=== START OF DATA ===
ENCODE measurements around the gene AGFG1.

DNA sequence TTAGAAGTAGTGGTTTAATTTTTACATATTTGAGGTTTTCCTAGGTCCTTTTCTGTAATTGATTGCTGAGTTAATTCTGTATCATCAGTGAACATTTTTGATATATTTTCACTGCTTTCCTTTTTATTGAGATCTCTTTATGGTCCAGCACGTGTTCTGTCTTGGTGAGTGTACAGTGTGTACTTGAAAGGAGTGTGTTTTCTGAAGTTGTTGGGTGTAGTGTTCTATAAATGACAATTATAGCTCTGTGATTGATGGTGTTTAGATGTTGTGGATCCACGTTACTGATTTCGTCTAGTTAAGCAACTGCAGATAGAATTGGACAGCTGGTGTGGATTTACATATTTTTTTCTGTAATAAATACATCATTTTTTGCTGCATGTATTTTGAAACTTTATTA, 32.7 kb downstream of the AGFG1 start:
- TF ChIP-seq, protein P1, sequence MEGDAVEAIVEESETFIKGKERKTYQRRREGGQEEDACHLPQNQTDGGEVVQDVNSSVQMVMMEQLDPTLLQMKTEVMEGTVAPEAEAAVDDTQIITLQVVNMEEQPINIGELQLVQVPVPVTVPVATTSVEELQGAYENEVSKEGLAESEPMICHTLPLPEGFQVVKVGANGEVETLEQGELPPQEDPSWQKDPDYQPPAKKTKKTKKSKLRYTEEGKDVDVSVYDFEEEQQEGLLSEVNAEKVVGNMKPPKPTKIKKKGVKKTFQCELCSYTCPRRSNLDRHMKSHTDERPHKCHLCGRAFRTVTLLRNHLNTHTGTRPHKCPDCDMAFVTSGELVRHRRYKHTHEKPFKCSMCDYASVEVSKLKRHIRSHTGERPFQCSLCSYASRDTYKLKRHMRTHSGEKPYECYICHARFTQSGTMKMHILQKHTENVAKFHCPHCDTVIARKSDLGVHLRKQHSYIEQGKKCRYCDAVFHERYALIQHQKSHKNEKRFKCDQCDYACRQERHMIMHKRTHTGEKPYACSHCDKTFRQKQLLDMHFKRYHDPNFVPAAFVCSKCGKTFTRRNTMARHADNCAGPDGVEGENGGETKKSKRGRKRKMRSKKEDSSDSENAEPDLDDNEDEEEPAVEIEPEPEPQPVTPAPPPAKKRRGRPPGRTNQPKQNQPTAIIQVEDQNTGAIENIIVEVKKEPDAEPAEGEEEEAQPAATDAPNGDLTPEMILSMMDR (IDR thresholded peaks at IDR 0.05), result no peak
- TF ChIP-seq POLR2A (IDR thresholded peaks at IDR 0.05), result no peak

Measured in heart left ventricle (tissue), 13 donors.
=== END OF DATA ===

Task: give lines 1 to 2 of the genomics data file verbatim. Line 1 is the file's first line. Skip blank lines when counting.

ENCODE measurements around the gene AGFG1.

DNA sequence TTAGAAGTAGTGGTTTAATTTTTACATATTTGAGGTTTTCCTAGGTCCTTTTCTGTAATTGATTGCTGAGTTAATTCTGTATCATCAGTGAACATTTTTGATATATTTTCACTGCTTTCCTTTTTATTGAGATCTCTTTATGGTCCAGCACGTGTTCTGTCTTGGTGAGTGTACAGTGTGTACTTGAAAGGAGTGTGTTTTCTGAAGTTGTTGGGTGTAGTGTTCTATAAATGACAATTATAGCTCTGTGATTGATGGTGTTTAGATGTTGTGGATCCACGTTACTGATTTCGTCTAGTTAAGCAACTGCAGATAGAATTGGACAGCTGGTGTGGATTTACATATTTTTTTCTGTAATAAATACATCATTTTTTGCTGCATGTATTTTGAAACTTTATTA, 32.7 kb downstream of the AGFG1 start: